30. Gravatar of John Handley John Handley
    18. November 2015 at 19:50

    Scott,

    “What new facts did we learn that suggested the 2007 consensus was wrong?”

    There was this thing that the US and the UK tried called QE and inflation barely budged. Surely there’s a reason that a 400% increase in the monetary base results in lower than average inflation. I call that ‘monetary policy ineffectiveness at the zero lower bound’ and I think I’ve explained my reasoning for that to you quite well in the past. If you’d like me to go over it again, I’m happy to.

    “My first choice is to peg the price of NGDP futures contracts. My second choice is buy enough Treasury bonds so that the central bank’s internal forecast of NGDP growth is on target.”

    So, do two things that most models where the zero lower bound is endogenous imply are improbable (in other words, there’s no way for the central bank to force them as an equilibrium, so some other actor – e.g. the household choosing one of the rational expectations equilibria subjectively or the fiscal authority forcing one of them – must require the desired result to occur).

    “I don’t understand what perfect asset markets have to do with interest rates equaling expected nominal GDP growth. Are you confusing a particular model that features perfect asset markets, with all models that feature perfect asset markets? For instance, nominal interest rates are basically the same in all 50 states, but NGDP growth varies from state to state. There is no presumption in basic macro theory that nominal interest rates must equal expected NGDP growth. The level of RGDP relative to trend is also important.”

    I am referring to the basic consumption Euler equation in every standard NK and RBC model which is derived from a combination of 1. utility maximization 2. perfect asset markets and 3. a constant exogenous time preference rate. I have no clue where you get the “level of RGDP relative to trend is also important” idea from, maybe it has to do with the altered version of the Euler equation in NK models that has the output gap instead of just consumption. Look at the rearranging of a standard consumption Euler equation that I did in my first comment for the reason that, if the assumptions of the vast majority of macro models are approximately correct, nominal interest rates should be roughly indicative of expected NGDP growth.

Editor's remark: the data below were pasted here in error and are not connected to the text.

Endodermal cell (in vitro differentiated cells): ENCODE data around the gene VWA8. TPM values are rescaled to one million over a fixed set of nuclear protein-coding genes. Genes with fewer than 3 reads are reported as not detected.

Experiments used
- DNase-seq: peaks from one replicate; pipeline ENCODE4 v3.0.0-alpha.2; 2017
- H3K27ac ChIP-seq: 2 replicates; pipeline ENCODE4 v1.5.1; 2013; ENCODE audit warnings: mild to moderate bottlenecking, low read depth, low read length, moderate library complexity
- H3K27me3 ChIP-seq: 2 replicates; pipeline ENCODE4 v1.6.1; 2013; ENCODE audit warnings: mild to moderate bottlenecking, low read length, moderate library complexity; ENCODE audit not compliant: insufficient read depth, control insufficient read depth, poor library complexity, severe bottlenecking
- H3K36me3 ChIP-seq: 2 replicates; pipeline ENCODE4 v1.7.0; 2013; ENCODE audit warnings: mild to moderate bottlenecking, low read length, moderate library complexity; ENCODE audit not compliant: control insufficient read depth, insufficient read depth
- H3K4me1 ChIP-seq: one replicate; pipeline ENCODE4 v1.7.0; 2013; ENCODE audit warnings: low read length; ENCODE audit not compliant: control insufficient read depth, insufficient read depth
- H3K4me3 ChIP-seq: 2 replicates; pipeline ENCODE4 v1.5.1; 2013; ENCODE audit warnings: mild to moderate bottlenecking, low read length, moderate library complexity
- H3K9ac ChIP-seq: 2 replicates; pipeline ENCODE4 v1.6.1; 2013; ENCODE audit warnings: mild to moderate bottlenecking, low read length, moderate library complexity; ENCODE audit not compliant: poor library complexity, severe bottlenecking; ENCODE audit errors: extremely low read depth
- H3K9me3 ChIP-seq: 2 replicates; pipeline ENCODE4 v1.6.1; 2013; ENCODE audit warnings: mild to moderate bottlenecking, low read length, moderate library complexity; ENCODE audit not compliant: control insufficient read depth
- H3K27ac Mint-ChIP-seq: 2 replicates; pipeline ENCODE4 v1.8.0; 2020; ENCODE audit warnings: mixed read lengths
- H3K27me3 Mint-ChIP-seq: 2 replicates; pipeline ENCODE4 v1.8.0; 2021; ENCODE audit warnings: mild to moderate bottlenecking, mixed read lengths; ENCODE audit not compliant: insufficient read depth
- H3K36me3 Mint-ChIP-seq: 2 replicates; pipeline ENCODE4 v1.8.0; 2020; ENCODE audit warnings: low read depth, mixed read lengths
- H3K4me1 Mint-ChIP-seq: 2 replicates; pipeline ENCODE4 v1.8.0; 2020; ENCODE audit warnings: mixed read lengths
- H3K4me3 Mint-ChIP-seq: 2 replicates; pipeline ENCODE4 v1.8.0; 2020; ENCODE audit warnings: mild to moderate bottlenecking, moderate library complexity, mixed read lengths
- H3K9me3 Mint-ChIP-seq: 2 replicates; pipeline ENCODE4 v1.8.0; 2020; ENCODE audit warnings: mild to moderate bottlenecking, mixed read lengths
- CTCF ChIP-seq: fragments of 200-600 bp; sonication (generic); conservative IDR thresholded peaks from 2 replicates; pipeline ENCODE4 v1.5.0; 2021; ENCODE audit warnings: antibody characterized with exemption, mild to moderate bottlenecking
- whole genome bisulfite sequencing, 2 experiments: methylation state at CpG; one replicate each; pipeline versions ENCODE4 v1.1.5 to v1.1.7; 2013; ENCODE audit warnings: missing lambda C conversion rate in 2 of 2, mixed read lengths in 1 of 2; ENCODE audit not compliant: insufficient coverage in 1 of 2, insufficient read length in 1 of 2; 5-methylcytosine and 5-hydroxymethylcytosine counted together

“You keep talking about what NK models imply, but why does that matter? I agree that NK models imply that some sort of Taylor rule is optimal, but these models are flawed.”

    I agree. This is why I said: “to be closer to reality, maybe someone needs to derive optimal policy in New Keynesian models with financial frictions, some asymmetrical pricing frictions (http://worthwhile.typepad.com/worthwhile_canadian_initi/2015/01/inflation-targeting-destroyed-its-own-signal.html), and/or some significant nominal wage rigidity. Maybe then we would come up with a monetary policy rule that is close to optimal in the real. Or, of course, we could simply assert that our preferred target is the best and call it a day.” Or, more simply, I’m not inclined to believe your model is not flawed unless it can quantitatively match the data and I’m willing to add more frictions than just sticky prices to NK models in order to more closely approximate the real world (and determine a more ideal monetary policy). I find your assertion that an NGDPLT would be better than an inflation targeting regime highly dubious; the model that you provide makes NGDPLT optimal by assumption either explicitly because you suggest “employment fluctuations are driven by variations in the NGDP/Wage ratio” or because you only list nominal wage rigidity as a nominal friction which necessarily means that NGDPLT is better than an inflation target.